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J Forensic Sci. 2010 Sep;55(5):1232-44. doi: 10.1111/j.1556-4029.2010.01451.x. Epub 2010 Jun 25.

Knot-tying habits, tier handedness, and experience.

Author information

  • Department of Outdoor and Experiential Education, Faculty of Education, Queen's University, Kingston, ON, Canada. chisnall@kingston.net

Abstract

Previous research concerning tier handedness, experience and the configuration of simple, habitual knots has been scant and conflicting. Survey data were collected from 21 disparate groups comprising 562 respondents in total. Regardless of experience, respondents tied both Granny and Reef Knots. Dextral tying was dominated by S knots. Left-handers tied Z knots more frequently than right-handers. However, the frequency of S and Z knots relative to tier hand dominance, which is not binary, occurred on a continuum. Averaging all survey tasks, more than 70% of knots tied by dextrals were S, whereas only 56% of those tied by sinistrals were S. These percentages varied somewhat according to specific tying tasks and the number of working ends. Furthermore, tiers' shoelace and parcel knots were not always identical, and a ranked pattern in parcel and shoelace knots was revealed. The examination of habitual knots could benefit criminal investigations.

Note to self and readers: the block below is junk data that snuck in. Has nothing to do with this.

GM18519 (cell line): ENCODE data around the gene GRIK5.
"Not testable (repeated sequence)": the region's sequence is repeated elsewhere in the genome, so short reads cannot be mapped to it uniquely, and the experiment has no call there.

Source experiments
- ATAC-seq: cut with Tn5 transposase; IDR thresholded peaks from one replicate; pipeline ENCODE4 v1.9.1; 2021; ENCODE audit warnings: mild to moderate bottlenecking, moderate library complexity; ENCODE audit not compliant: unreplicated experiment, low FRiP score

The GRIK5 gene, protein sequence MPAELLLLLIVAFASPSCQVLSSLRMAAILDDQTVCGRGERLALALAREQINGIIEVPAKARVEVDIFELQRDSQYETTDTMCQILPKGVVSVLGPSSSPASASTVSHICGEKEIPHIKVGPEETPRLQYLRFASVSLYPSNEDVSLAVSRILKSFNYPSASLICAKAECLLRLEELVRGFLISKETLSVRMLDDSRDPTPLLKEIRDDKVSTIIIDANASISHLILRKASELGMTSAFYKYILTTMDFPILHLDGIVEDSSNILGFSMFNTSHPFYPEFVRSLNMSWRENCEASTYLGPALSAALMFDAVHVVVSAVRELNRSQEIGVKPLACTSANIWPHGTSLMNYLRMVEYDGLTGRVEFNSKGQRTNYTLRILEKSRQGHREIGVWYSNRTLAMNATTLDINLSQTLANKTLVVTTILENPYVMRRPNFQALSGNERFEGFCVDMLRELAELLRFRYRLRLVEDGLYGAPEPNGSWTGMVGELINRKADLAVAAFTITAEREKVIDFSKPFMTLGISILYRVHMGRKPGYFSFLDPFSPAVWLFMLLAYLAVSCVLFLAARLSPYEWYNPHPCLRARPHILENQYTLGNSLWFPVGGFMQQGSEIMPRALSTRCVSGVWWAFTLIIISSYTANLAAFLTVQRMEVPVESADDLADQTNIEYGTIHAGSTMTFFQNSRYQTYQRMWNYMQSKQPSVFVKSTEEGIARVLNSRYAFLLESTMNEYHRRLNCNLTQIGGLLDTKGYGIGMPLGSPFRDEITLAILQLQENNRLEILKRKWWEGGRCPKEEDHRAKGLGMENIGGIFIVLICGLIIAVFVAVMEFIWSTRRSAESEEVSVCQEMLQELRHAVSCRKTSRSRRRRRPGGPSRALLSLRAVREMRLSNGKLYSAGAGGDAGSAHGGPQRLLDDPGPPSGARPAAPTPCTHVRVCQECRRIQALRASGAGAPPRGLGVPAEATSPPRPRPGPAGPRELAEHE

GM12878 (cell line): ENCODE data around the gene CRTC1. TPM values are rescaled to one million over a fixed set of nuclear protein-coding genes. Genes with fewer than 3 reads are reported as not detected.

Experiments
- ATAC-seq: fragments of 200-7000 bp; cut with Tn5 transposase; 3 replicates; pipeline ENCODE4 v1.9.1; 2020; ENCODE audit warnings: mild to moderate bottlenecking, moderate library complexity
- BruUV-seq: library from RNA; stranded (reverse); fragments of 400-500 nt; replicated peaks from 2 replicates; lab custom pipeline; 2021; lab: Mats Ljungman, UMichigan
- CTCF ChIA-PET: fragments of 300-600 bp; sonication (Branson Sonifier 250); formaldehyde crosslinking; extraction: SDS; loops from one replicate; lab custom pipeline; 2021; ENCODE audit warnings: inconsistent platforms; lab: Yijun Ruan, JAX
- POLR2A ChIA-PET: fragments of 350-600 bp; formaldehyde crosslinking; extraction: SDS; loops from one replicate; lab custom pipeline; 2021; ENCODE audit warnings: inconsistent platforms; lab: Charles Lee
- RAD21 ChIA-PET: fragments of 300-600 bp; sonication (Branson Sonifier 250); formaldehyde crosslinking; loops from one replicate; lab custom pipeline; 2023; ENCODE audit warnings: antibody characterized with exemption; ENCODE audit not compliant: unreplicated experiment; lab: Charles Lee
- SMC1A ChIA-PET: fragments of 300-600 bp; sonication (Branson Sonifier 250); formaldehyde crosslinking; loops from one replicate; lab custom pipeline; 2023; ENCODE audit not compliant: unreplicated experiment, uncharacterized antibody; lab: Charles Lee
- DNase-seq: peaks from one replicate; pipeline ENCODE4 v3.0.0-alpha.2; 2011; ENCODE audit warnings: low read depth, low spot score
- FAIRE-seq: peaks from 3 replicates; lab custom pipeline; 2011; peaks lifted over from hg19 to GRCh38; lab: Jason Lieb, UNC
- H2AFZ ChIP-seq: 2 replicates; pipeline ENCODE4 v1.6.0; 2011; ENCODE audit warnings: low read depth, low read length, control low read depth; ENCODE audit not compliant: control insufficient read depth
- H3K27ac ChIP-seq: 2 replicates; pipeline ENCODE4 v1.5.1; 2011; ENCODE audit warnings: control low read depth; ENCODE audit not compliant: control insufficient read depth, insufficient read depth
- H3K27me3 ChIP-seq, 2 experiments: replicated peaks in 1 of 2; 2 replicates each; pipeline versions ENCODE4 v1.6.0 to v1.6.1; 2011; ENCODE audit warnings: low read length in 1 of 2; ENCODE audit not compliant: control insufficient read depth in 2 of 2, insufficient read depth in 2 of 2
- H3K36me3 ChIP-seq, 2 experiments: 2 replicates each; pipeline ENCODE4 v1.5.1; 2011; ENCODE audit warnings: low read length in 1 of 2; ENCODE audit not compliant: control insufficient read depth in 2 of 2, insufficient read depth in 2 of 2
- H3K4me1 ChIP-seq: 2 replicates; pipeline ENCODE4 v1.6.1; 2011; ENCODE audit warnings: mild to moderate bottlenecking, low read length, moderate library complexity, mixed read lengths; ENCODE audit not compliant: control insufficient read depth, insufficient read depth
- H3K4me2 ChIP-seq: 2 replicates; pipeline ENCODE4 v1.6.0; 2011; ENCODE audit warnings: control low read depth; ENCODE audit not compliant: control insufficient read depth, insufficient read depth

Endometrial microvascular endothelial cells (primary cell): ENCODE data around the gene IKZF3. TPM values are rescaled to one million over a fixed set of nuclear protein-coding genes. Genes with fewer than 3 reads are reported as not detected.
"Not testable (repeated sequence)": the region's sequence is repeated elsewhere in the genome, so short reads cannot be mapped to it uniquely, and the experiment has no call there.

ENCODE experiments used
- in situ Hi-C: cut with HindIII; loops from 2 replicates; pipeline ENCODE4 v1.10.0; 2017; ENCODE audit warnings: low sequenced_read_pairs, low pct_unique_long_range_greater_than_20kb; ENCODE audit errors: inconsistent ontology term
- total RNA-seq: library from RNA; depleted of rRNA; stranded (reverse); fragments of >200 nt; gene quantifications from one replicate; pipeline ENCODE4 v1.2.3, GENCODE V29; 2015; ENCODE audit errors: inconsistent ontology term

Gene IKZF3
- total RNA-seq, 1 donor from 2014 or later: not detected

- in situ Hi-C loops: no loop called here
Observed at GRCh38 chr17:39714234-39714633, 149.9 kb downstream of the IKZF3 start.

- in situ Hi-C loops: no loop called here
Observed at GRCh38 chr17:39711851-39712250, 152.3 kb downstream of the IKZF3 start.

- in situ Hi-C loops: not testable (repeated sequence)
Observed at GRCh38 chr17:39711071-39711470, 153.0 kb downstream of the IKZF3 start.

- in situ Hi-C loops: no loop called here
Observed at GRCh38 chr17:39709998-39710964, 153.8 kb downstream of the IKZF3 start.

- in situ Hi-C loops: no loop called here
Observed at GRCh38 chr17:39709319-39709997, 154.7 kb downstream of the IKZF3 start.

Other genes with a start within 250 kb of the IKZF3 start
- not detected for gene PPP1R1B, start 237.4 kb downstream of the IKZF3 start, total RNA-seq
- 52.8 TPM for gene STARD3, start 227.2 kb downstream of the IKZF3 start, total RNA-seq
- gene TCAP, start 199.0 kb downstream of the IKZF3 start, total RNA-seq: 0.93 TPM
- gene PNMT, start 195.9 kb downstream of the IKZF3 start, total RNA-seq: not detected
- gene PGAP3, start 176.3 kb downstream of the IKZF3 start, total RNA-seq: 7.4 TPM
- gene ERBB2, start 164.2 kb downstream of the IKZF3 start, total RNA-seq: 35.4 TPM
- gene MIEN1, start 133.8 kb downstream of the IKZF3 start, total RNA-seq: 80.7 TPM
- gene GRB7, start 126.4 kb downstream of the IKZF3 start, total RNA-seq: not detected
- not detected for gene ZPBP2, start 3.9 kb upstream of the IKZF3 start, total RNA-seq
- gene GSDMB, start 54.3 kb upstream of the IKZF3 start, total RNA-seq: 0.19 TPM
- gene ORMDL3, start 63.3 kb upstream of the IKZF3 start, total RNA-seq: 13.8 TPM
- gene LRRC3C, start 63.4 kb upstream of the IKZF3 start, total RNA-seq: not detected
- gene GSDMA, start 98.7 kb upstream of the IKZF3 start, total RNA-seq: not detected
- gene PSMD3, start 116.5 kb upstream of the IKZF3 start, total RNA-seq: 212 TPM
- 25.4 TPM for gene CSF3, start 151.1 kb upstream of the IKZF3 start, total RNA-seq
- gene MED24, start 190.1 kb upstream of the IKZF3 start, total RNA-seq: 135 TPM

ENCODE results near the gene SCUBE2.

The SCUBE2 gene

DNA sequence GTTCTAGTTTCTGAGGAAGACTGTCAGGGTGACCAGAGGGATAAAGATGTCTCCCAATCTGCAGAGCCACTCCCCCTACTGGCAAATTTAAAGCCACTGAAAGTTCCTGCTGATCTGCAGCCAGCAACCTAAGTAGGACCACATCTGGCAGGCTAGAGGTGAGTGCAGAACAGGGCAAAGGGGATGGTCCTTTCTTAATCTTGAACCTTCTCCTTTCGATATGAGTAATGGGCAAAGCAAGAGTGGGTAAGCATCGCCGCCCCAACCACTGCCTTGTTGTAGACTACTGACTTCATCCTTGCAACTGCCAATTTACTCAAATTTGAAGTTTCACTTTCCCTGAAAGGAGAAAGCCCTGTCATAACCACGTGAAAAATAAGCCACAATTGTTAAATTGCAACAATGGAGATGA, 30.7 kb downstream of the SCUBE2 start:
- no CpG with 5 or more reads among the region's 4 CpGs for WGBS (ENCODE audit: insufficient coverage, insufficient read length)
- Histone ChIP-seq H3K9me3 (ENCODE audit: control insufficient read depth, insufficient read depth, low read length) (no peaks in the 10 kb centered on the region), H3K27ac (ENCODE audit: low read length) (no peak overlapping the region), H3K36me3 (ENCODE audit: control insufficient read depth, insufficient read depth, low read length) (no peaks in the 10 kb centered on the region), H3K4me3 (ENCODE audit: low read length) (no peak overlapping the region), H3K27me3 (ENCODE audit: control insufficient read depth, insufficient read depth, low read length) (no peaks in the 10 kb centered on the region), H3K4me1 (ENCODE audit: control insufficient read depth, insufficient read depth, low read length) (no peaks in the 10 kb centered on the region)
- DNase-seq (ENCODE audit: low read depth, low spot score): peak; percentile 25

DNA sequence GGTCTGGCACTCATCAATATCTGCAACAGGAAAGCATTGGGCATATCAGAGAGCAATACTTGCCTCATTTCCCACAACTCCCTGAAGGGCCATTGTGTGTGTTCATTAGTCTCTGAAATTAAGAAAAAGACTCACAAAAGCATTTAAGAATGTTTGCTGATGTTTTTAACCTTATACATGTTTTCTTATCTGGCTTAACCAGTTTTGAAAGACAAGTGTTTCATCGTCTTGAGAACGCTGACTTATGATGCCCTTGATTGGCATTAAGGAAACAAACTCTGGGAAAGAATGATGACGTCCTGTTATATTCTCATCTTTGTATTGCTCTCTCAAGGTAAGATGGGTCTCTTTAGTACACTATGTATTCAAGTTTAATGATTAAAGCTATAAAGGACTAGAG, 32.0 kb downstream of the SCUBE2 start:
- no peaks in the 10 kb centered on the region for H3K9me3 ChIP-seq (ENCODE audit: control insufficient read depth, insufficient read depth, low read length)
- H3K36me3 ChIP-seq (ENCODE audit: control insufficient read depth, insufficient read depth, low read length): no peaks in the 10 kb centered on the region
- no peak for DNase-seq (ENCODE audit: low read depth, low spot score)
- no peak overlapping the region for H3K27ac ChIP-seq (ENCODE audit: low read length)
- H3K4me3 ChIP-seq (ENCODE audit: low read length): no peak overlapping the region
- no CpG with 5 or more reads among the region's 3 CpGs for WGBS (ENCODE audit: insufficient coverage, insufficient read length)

© 2010 American Academy of Forensic Sciences.

PMID:
20487158
[PubMed - indexed for MEDLINE]
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